How is the bank increasing financial inclusion in rural areas?

As stated earlier, financial inclusion represents a top priority for the bank’s strategy, being one of the most important sustainable development goals and a pillar for Egypt’s vision 2030. Thus, the bank applies an integrated strategy towards financial inclusion, so as to raise awareness among the Egyptians about the importance of the banking industry and to ensure accessible banking services for individuals. Among the strategy’s pillars, the bank introduced QR code payment service and electronic payment services through POS terminals. This is in addition to offering its customers to reduce cash usage. The bank also automated microfinance services.

Further, the bank recently launched BDC’s Meeza OPLUS cards for its customers to mitigate their financial burdens, facilitatating the payment process of government and traffic fees, as the payments are processed by the company’s agents. The card also allows online shopping payments easily and securely. The bank also offers a 3D Secure Online purchase feature available for all BDC cards, as a part of its role in carrying out the State’s strategy towards financial inclusion and turning into a cashless society.

BDC also launched the “Bokra” saving account to integrate women in financial inclusion. This banking service is customized to fulfill women’s banking demands, offering a secure saving method along with banking solutions and advantages for female customers, enabling them to manage their finances.

Besides, the bank also pays heed to the SME sector and microfinance in order to leverage the financial inclusion methodology adopted by the banking sector under the CBE’s leadership in support of the national economy. In-line with the bank’s ongoing branch expansion strategy, inaugurating the bank’s first digital unit is considered the core of its policy, which mainly focuses on offering better banking services for its customers and embracing the evolving transformations in the banking sector. In return, such steps promote the bank’s pursuit of applying financial inclusion.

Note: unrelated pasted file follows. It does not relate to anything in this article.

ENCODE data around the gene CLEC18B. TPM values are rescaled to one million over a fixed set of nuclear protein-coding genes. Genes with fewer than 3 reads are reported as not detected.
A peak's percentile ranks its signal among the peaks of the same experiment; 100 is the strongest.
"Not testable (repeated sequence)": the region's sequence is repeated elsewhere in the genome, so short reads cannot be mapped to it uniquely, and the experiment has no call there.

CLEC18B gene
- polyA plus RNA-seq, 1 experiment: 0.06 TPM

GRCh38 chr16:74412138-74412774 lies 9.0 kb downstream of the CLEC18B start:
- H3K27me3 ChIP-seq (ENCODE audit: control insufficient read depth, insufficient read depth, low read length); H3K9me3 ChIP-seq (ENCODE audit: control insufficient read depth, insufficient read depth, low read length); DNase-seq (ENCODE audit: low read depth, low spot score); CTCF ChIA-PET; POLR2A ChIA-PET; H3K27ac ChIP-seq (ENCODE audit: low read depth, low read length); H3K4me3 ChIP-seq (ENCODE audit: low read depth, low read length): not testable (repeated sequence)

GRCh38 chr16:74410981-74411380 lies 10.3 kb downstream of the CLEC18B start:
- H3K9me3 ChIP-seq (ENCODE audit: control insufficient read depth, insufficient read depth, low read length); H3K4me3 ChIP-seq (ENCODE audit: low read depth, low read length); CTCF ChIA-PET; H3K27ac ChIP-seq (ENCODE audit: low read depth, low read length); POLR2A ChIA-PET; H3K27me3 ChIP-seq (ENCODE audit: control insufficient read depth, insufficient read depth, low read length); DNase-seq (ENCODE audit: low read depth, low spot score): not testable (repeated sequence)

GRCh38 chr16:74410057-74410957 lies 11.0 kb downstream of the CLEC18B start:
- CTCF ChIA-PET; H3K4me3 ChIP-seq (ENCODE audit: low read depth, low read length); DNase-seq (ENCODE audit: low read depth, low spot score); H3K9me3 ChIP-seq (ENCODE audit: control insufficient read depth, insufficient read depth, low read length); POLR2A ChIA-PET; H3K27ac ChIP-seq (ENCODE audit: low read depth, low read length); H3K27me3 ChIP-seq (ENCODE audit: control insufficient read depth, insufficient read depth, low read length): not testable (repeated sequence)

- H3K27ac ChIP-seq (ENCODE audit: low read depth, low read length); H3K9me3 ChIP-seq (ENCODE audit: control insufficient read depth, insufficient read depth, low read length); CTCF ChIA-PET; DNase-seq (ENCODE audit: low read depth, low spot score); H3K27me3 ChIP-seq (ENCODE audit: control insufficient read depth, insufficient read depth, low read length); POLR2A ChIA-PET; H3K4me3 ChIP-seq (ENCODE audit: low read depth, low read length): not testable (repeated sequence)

How has Egypt’s banking industry maneuvered the pandemic so far?

All three rating agencies – Standard & Poor’s, Moody’s, and Fitch Ratings – reaffirmed Egypt’s credit rating in 2020, thanks to rapid and effective measures taken by the government in dealing with coronavirus outbreak. This rating affirmation has also been supported by Egypt’s strong economic performance. Despite the implications of the coronavirus global crisis, it is expected that Egypt will maintain positive growth prospects in the medium-term with expectations for FY 2020/2021 to grow by 3.2% with GDP to reach EGP 6,463.6 billion, and 5.6% in FY2021/2022 with GDP to reach EGP 7,272.4 billion. Also, it is expected that Egypt will be able to cover external and fiscal financing needs supported by its foreign exchange reserves and access to domestic and external debt markets. Moreover, though fiscal deficits might widen in the short-run to reach 8% of GDP in FY 2020/2021, both external and fiscal deficits are expected to narrow again starting from 2022, supported by increasing GDP and current account receipts. The economic reforms carried out by the government have been accompanied by a massive increase in spending on healthcare; expansion of cash transfer programs to include a larger number of beneficiaries and in accordance with the CBE initiative the creation of new programs to support seasonal workers whose daily earnings have been decimated by the crisis.

The growing population and improving economic conditions create a positive environment for the fast growth of Egypt’s banking sector, despite the challenges that have risen due to the coronavirus outbreak. It is forecasted that the banking sector will continue to grow with lending activity, and assets expected to steadily increase in the long-run as a result of the more financial inclusion and diversification of credit services. However, in the shot-run, the growth in the banks’ credit and profits is expected to slow down due to the coronavirus implications.